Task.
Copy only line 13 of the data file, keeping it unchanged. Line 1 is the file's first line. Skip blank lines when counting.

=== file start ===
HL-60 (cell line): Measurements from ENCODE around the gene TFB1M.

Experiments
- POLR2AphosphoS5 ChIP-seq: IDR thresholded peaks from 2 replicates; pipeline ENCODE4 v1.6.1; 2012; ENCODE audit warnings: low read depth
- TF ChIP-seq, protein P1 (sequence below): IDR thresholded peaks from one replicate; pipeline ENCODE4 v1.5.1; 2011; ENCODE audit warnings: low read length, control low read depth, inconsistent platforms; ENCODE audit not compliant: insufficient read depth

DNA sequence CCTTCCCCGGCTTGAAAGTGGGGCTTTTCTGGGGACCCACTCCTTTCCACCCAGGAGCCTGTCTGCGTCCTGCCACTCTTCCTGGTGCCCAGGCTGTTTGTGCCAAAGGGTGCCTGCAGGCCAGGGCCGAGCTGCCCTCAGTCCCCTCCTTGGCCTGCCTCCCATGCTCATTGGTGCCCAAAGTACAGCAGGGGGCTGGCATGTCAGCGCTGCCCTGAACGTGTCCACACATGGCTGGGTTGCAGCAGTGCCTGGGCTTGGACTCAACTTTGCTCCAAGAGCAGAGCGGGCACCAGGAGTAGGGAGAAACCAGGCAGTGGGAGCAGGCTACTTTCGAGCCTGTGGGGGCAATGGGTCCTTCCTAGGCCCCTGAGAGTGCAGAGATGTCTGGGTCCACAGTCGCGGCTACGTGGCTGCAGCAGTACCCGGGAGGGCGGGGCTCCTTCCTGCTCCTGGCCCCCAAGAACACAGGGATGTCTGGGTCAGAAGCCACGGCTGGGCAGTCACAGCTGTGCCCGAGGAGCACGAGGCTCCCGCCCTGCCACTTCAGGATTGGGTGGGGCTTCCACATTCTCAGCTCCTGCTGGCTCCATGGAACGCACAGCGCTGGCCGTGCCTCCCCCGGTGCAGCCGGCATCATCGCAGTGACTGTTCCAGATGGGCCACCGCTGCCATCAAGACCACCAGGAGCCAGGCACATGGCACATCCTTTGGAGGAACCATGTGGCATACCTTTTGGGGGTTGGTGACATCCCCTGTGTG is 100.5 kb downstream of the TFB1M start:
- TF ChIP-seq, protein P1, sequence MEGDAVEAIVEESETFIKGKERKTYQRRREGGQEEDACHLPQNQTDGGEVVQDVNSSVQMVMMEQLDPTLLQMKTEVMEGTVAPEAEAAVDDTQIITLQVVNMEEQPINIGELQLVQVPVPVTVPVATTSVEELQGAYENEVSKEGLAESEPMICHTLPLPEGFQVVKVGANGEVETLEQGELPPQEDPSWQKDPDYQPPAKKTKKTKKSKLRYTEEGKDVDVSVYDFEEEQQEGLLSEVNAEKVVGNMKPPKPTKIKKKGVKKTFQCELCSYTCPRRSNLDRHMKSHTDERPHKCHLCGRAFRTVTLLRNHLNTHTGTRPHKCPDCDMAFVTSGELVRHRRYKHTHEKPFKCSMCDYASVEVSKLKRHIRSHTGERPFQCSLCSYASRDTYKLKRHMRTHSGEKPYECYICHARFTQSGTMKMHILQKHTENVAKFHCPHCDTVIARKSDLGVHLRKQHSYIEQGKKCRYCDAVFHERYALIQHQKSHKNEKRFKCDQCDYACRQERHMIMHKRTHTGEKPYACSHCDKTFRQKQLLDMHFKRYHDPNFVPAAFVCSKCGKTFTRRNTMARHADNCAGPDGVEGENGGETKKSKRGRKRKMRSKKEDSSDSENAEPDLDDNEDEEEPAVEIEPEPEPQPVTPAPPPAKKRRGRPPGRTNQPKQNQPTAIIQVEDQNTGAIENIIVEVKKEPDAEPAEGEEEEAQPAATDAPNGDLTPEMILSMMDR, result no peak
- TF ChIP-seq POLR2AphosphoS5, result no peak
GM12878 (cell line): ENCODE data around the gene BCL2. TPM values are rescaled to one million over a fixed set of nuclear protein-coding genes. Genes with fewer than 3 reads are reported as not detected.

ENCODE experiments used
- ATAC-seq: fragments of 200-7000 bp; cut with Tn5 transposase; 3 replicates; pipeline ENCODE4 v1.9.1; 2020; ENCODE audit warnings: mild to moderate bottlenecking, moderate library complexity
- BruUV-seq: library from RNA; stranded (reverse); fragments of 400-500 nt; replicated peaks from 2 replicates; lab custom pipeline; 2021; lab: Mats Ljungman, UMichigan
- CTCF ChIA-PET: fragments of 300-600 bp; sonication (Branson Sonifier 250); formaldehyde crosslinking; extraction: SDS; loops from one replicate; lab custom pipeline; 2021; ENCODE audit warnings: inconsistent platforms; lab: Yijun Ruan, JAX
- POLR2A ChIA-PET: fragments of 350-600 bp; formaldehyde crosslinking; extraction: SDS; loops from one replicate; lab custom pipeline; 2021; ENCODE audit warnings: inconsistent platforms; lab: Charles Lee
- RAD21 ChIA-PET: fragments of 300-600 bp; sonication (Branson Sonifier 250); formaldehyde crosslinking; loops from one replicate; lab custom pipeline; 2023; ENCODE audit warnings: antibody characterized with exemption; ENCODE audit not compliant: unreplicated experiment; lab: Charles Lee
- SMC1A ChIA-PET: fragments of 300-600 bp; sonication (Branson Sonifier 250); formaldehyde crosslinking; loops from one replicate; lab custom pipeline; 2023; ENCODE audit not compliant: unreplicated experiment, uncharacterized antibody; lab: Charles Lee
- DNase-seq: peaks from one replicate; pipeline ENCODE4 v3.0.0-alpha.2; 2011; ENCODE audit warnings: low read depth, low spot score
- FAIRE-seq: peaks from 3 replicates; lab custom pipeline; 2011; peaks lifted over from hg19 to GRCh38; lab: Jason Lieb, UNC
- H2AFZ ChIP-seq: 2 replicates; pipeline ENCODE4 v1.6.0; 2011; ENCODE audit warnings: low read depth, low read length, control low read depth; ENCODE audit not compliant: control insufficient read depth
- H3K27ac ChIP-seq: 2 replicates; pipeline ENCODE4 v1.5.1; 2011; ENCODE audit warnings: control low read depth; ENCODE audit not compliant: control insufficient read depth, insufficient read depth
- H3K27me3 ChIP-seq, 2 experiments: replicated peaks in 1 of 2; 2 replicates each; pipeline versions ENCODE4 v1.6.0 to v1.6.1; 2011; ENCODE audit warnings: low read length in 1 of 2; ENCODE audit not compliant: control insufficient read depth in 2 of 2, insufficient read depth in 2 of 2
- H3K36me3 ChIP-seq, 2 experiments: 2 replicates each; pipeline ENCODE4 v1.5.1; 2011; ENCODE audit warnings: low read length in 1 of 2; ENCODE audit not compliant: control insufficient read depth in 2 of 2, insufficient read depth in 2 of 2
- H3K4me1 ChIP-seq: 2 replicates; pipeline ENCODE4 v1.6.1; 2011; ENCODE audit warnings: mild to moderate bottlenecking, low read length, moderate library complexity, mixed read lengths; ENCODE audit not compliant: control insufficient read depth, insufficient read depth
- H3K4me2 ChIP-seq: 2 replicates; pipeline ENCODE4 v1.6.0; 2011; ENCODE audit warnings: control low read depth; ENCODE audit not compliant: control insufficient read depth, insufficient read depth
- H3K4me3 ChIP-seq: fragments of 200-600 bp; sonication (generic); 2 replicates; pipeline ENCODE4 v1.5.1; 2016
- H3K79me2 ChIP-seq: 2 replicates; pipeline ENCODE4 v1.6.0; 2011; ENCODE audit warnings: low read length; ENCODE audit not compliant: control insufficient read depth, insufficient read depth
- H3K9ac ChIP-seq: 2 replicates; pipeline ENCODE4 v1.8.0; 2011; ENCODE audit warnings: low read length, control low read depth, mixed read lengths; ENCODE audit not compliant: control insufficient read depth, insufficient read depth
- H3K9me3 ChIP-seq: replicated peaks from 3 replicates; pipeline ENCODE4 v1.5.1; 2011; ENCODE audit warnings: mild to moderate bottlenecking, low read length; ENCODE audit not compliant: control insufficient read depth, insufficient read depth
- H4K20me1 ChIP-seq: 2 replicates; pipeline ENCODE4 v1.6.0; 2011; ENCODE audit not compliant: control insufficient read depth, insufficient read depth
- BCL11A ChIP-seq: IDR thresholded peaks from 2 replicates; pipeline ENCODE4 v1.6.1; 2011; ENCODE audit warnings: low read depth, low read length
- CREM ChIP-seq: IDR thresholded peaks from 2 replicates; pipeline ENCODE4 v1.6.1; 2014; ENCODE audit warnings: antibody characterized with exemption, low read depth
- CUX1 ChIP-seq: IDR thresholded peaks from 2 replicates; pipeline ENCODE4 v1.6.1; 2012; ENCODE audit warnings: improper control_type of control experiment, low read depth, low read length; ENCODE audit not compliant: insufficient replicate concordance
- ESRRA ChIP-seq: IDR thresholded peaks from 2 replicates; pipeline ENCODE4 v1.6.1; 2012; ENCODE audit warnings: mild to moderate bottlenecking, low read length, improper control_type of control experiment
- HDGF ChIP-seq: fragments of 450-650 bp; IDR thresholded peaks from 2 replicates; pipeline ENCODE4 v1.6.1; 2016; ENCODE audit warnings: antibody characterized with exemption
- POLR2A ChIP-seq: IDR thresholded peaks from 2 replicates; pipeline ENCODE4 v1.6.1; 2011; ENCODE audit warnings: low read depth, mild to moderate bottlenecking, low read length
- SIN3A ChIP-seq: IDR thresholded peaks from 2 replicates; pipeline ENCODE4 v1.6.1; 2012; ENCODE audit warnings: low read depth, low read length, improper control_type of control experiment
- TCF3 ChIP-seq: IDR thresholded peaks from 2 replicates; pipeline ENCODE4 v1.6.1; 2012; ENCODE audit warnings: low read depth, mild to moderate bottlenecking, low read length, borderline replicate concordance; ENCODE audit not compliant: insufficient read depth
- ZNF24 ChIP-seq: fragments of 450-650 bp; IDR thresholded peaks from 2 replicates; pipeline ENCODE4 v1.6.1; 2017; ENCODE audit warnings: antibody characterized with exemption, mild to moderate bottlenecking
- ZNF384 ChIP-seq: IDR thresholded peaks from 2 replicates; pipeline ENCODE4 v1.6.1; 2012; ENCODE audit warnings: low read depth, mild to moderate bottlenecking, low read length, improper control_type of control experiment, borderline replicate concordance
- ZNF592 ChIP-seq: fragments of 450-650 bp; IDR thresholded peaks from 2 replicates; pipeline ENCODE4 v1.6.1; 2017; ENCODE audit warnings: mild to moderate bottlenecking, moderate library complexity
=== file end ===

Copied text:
- POLR2A ChIA-PET: fragments of 350-600 bp; formaldehyde crosslinking; extraction: SDS; loops from one replicate; lab custom pipeline; 2021; ENCODE audit warnings: inconsistent platforms; lab: Charles Lee